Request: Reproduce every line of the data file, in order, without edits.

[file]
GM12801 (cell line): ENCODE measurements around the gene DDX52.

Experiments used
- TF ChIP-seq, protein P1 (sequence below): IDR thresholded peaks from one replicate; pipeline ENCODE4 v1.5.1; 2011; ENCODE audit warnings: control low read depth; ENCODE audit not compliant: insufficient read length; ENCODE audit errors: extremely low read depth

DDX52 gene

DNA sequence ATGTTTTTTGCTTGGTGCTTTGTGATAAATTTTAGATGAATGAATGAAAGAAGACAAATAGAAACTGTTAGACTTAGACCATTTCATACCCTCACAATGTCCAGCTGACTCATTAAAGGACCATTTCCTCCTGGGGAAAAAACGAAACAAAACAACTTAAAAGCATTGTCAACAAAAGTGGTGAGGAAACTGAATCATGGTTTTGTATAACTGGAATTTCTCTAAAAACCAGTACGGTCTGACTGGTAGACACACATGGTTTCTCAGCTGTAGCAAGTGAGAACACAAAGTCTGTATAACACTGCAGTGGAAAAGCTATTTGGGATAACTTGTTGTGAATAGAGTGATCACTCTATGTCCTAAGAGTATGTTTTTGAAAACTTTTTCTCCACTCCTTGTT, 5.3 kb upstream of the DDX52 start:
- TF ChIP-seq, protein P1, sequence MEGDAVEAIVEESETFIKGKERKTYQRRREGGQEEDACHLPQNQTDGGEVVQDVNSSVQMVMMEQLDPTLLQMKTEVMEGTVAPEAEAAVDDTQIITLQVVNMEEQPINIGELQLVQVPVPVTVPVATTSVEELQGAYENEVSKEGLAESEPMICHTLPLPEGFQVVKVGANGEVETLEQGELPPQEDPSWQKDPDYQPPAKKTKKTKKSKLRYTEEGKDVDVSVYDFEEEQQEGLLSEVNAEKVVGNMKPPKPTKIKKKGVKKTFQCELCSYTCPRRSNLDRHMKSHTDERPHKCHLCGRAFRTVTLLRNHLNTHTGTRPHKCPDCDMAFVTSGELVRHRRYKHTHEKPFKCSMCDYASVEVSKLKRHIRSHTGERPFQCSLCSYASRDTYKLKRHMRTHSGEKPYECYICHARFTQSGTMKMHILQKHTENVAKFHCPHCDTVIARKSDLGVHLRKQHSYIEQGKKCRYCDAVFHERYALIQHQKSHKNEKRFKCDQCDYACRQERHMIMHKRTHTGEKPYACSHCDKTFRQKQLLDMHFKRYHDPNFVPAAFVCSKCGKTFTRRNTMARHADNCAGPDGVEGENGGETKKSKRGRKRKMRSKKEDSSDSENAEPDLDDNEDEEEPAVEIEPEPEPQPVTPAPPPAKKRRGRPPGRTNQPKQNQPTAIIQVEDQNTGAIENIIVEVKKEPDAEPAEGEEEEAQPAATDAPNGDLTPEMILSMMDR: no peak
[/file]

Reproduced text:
GM12801 (cell line): ENCODE measurements around the gene DDX52.

Experiments used
- TF ChIP-seq, protein P1 (sequence below): IDR thresholded peaks from one replicate; pipeline ENCODE4 v1.5.1; 2011; ENCODE audit warnings: control low read depth; ENCODE audit not compliant: insufficient read length; ENCODE audit errors: extremely low read depth

DDX52 gene

DNA sequence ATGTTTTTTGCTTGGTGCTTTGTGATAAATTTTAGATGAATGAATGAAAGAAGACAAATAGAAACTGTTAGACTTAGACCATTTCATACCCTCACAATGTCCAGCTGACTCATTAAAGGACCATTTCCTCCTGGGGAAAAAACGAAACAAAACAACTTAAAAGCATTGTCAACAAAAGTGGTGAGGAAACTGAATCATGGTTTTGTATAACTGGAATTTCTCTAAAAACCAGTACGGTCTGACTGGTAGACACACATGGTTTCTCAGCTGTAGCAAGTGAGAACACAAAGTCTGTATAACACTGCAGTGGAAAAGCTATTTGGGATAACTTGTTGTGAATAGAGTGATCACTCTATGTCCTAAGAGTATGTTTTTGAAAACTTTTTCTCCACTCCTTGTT, 5.3 kb upstream of the DDX52 start:
- TF ChIP-seq, protein P1, sequence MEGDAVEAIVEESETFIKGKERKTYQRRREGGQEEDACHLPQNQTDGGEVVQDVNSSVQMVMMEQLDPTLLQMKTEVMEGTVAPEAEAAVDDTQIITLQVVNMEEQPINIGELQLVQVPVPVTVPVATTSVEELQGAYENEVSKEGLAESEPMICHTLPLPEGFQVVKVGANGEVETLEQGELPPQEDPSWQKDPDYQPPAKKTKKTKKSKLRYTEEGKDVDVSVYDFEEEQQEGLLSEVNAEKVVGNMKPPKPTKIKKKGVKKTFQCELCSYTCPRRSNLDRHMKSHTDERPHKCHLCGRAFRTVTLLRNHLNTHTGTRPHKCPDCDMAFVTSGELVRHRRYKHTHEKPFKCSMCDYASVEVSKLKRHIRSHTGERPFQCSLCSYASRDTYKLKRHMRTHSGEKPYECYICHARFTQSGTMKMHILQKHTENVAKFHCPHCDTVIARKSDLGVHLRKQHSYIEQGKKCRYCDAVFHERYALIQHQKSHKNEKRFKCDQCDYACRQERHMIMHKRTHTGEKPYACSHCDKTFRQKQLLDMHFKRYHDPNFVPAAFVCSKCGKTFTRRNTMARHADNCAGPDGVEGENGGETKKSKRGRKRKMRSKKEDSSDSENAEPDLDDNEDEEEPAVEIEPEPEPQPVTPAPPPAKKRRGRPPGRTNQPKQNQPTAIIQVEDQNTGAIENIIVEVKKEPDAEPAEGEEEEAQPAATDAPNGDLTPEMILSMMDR: no peak